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In “Maus II” by Art Spiegelman a series of three panels helps to encapsulate a continuous theme throughout the two part story. In these panels Artie and Francoise are in the car driving to assist Artie’s father who has just been left by his second wife. In the car Artie claims that “I never felt guilty about Richieu. But I did have nightmares about S.S. Men coming into my class…I wish I had been in Auschwitz with my parents so I could really know what they lived through” (16). Artie struggles with his relationship with his father, the death of his mother, his ghost-brother, and his attempt to recreate the Holocaust in a comic strip. All of these struggles connect back to his lack of common experience. He knows that due to the difference in their pasts, the difference in their upbringing, in many ways he is distanced from his family, people he cannot seem to fully understand. The series of panel mentioned before, along with the highlighted dialogue, capture Artie’s inability to connect with his family and their story due to a significant difference in their lack of shared history.
The Holocaust, to Artie, was something horrible and unfathomable that his parents experienced and lived through. This part of his family history is not an element of life that makes him connected to his parents through lineage, but creates a gap in their relationship. He often worries that he does not understand fully their experiences, as he did in the car with his wife. Artie in asking his father for his story is attempting to understand, he wants to be able to capture the survival of his father, the survival of his family, and subsequently himself, in his art. However, many times throughout the graphic novel Artie reveals his despair in failing at his task. Even after the publication of his first graphic novel on his father’s story Artie worries that he has inappropriately captured his father and that the work can never do the experience justice.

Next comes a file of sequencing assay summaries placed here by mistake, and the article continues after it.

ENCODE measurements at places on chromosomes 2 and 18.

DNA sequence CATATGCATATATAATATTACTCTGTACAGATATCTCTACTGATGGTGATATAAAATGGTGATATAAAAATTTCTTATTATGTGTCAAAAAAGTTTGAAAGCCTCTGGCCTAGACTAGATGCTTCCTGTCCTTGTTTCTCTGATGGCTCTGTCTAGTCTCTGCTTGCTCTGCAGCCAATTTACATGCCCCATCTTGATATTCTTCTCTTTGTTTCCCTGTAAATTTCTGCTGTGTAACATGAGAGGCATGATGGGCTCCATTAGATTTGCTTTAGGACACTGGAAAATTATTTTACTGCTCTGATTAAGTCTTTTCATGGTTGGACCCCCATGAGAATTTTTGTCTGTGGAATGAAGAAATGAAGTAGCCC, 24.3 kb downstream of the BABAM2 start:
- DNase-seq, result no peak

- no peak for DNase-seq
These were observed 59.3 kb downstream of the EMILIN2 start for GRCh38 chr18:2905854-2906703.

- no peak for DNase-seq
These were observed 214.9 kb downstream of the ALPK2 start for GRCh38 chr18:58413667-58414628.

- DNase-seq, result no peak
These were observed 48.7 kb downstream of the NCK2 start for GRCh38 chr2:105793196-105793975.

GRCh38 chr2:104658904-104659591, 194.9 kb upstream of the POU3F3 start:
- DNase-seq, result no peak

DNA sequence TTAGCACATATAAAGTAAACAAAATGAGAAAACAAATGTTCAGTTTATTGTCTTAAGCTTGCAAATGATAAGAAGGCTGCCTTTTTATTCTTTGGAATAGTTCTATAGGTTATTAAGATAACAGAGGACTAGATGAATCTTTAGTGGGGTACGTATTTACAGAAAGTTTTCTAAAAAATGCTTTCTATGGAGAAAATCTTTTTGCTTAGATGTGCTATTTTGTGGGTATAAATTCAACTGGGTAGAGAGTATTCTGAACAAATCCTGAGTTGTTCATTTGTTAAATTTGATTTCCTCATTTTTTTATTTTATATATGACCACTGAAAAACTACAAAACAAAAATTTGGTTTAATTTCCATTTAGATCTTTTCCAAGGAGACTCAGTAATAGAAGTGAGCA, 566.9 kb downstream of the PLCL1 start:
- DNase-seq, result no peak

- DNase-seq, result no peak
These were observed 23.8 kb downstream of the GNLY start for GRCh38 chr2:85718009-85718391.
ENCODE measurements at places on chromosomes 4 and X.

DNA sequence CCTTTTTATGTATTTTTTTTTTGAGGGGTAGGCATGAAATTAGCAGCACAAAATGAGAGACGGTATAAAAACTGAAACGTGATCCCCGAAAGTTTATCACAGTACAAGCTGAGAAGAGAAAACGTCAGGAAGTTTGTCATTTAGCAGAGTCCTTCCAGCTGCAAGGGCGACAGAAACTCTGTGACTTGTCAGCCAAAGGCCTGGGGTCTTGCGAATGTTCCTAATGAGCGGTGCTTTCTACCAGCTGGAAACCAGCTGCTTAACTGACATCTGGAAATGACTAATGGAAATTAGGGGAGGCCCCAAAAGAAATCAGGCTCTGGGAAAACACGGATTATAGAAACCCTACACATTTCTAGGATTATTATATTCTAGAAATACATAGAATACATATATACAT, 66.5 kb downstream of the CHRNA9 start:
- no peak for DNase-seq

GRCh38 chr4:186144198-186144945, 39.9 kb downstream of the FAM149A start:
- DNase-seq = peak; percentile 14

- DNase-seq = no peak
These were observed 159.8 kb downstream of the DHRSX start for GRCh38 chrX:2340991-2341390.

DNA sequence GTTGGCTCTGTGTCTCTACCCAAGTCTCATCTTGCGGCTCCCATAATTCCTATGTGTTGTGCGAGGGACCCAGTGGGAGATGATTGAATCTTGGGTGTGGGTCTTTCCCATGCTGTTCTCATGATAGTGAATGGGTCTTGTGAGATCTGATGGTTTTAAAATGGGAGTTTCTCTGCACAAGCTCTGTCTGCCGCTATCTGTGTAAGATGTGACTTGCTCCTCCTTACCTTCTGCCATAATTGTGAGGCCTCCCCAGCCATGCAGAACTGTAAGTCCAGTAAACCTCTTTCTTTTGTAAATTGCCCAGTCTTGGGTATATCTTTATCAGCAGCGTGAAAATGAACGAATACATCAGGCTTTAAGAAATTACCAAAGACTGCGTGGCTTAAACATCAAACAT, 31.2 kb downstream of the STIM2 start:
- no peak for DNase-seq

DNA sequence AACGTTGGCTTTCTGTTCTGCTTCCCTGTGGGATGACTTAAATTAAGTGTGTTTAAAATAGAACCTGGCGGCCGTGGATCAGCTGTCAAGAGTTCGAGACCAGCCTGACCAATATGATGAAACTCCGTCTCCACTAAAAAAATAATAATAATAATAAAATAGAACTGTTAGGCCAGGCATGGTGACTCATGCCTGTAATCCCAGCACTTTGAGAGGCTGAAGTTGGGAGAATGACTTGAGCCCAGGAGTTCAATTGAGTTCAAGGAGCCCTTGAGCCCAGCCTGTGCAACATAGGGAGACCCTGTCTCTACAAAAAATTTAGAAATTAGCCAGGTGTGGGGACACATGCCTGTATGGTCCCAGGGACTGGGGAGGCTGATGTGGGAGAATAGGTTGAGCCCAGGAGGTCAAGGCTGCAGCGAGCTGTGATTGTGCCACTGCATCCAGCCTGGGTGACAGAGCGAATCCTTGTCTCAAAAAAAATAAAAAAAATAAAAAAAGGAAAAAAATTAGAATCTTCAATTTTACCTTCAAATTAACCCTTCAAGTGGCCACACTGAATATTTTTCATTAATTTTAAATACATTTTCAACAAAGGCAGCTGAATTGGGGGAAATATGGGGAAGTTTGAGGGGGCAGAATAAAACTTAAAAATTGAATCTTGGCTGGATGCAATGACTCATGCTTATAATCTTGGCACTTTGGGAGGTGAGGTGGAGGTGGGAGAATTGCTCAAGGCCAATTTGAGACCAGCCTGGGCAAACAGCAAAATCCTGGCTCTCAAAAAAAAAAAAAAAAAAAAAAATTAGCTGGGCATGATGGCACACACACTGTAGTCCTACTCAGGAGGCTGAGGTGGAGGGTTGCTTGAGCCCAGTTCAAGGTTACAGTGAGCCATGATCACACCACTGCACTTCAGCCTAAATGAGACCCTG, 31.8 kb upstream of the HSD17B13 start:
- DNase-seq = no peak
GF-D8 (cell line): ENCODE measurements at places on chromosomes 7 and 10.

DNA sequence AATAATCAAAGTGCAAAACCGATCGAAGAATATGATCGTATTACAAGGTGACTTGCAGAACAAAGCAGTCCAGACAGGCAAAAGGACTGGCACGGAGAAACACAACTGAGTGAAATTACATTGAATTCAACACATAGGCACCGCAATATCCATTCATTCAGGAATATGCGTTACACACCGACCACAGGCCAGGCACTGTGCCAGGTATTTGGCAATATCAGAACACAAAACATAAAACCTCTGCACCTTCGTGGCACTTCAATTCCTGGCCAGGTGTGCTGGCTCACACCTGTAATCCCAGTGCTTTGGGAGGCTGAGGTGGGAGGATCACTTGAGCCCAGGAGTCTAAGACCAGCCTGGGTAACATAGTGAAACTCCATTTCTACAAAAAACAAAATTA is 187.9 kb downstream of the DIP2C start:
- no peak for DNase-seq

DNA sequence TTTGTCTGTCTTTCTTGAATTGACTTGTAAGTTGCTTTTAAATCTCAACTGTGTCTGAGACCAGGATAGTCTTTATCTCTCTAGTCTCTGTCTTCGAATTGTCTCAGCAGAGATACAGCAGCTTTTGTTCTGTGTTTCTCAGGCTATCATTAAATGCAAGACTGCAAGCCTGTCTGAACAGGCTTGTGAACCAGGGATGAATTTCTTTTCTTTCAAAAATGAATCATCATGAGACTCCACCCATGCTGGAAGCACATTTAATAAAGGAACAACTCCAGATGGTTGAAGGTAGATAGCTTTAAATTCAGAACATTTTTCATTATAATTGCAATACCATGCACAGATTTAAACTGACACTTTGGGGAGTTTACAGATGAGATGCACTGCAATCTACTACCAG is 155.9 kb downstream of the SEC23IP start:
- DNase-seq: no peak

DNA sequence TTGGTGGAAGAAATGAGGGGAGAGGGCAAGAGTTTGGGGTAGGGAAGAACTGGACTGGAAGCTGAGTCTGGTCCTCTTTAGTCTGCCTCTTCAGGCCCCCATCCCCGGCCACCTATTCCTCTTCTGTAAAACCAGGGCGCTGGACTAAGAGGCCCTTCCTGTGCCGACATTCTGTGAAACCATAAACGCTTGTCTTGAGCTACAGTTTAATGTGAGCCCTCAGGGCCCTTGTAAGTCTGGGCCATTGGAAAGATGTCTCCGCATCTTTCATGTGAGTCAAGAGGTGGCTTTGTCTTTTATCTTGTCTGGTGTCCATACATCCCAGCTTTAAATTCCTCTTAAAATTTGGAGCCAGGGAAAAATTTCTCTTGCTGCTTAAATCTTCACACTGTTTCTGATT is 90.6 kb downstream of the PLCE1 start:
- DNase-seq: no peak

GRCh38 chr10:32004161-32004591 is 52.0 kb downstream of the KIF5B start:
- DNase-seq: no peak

Additionally, Artie blames his father’s personality on the Holocaust. His father is stingy with money, willing to live on next to nothing. He is demanding, coarse, and judgmental. As a reason behind his personality Artie claims that his father’s past has shaped this character in him. That the Holocaust is the reason he will throw away nothing, and do nothing with money but save it. He believes that the Holocaust is the reason that his father is so surly, that surely his attitude is a product of his rough life. His father lived through a death trap, Artie can never measure up to that, and can never be as accomplished as his father. This is what Artie believes, what he thinks, what keeps him at arm’s length from his father. His lack of shared history, his inability to experience the Holocausts drives him into creating a world where his father and he cannot coexist in mutual understanding.
In the car with his wife, Artie speaks of his ghost-brother and the impact that has had on his life. Richieu was the first son, the boy that knew the Holocaust, the boy that did not survive the Holocaust. His parents cherish the picture of this son. They recall the memory their son as the perfect boy he was. This perfection plagues Arties. He feels that he is constantly competing with a ghost to gain the approval of his parents. His brother was a mere five or six when he died, allowing him to be the picture of perfection to his parents. Richieu would not have chosen the life Artie had chosen, he would have “married a rich Jew,” and known the suffering that his parents knew. Richieu is the missing generational link from Artie to his parents. He, as a son, would be able to relate to Artie and his existence before the Holocaust creates a shared history. However, his death pushes Artie further from his parents, because now Artie must face a brother he never met in order to prove himself a worthy son in the eyes of his parents. As he sees it, he can never measure up to the perfection of his ghost brother – a person who symbolizes the happiness his parents knew before the war even began.
The Holocaust is a part of Artie’s family history. That fact will always remain, but it is a part of their history that Artie cannot truly relate to. His interpretations, as he views them, are inadequate renderings of horror he will never know. Due to this view on the Holocaust, and his parents’ life experience Artie continually feels inept and disconnected from his family. His is plagued by inadequacy in his work, compared to his ghost-brother, and in his comparative life accomplishments in relation to the survival of his parents. Artie attempts to understand the event, the history, that has shaped his life, but this understanding may be something out of his reach.
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